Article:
Until a few months prior to my high school graduation, I intended to become a newspaper journalist. While comical to consider how obsolete a profession can become in 20 years, I reflected this morning about my love for the paper and why it suited me so well.
- Tight deadlines. As an ENFP, few things are more irritating than being reminded about a deadline. I’ve always worked well on short time and receive a pleasant rush of adrenaline in defeating the final hour. To be given more time allows the person instituting the deadline to incessantly nag me about the fact that I have yet to complete the task. My counter: if you want me to complete a task sooner, give an earlier deadline, or have it relegated to the rear of my queue. Trust your own deadline.
- Quick processing. I was the kid in school that made two modifications to his “rough draft,” finished at the last minute, and received an A. Yes, classmates held a certain amount of contempt for this practice, but I was the one accepting the risk and receiving the spoiled fruit of my labor if anything turned south. Journalism encouraged the skill of first draft readiness, and if a typo or two fell through the cracks, that’s why we had editors… of which I was one as well.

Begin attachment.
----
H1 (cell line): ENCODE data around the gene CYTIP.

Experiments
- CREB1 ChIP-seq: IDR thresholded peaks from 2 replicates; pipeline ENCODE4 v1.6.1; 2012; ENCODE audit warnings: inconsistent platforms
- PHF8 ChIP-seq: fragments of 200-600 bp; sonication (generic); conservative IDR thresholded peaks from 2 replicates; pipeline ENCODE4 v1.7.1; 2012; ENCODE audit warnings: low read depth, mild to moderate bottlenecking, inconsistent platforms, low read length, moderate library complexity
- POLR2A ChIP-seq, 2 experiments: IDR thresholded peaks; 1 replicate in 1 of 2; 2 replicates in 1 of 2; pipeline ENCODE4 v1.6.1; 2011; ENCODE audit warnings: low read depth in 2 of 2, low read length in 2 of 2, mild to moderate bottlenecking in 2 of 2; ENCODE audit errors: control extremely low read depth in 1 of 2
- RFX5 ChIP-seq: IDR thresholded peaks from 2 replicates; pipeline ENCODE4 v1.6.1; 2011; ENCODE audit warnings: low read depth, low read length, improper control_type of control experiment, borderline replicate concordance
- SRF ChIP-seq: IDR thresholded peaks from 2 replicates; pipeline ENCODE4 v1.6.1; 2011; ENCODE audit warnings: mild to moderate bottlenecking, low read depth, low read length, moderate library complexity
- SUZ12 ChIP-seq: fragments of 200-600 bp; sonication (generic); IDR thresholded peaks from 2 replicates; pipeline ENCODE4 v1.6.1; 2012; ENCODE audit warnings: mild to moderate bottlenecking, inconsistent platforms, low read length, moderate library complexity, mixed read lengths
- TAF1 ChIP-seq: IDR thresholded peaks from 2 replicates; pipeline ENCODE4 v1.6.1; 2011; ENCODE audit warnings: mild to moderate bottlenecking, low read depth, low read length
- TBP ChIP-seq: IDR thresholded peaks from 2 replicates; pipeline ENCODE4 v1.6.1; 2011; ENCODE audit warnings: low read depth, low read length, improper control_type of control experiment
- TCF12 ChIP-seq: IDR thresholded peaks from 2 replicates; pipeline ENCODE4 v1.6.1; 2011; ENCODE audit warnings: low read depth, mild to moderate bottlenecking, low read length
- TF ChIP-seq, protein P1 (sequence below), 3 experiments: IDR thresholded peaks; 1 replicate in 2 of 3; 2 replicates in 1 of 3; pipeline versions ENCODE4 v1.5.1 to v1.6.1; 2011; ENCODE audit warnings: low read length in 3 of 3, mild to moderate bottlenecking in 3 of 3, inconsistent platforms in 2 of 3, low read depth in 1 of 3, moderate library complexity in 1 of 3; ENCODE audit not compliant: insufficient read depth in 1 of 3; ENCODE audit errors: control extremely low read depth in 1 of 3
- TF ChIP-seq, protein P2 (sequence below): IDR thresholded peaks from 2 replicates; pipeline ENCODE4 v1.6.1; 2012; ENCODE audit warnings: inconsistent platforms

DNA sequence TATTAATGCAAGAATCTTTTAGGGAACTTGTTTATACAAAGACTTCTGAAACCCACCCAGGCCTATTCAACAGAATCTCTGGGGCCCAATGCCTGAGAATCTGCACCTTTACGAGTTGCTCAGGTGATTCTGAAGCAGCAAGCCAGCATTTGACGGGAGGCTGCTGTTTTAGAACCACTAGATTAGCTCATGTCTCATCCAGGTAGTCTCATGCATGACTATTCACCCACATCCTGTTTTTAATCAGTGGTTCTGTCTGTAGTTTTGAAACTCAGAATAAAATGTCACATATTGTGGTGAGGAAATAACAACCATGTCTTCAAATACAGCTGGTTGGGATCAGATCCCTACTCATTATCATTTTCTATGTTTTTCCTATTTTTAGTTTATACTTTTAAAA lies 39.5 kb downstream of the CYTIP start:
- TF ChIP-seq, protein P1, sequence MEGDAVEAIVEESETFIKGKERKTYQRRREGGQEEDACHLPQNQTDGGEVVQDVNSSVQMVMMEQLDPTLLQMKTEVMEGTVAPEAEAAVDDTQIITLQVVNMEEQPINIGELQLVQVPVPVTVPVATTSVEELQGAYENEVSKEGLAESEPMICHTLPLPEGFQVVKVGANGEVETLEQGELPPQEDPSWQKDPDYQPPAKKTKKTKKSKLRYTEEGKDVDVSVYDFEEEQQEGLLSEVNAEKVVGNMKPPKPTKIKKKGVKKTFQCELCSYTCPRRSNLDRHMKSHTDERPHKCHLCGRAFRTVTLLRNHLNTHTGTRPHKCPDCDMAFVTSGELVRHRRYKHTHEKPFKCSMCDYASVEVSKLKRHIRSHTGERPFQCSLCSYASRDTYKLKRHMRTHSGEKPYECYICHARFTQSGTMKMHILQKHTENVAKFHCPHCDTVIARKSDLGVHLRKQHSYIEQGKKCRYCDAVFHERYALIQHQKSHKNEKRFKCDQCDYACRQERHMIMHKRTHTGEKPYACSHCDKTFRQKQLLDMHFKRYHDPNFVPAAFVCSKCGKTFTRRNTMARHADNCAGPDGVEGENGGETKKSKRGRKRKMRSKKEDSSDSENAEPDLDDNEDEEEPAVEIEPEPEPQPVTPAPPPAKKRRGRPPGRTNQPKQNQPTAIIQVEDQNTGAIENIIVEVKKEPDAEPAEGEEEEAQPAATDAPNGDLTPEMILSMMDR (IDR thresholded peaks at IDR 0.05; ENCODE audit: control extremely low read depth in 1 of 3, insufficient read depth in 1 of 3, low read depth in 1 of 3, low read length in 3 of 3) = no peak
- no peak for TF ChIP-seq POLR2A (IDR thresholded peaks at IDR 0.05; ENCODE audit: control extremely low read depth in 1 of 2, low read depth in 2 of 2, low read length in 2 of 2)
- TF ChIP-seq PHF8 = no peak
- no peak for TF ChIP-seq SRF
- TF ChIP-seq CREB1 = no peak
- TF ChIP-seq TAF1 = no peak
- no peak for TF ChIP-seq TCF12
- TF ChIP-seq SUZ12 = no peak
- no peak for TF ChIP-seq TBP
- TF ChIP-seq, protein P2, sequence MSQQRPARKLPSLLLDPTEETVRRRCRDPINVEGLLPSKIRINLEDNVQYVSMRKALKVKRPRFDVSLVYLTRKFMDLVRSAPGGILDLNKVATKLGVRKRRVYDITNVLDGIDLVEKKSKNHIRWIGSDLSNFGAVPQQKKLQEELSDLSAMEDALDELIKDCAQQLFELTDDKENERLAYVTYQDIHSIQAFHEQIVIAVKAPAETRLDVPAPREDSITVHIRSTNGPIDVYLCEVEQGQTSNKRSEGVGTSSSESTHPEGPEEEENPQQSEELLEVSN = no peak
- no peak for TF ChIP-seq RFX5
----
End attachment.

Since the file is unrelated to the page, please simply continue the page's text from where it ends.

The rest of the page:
- Teamwork. Hours were spent in the lab together, transitioning script to attractive layout, embellished by those who felt most comfortable with a camera wrapped around their neck. If deadlines are stressful, make it doubly so when relying on the work of ten others to complete their tasks to piece it all together.
This past week, I realized how little these skills translate in the “real world.” I wrestle with the daily emails flagged, emboldened, and painted red to remind me about the task due tomorrow that they’d prefer done last week. I operate well within it… at the risk of my soul being suffocated. How does one make a living at successful procrastination?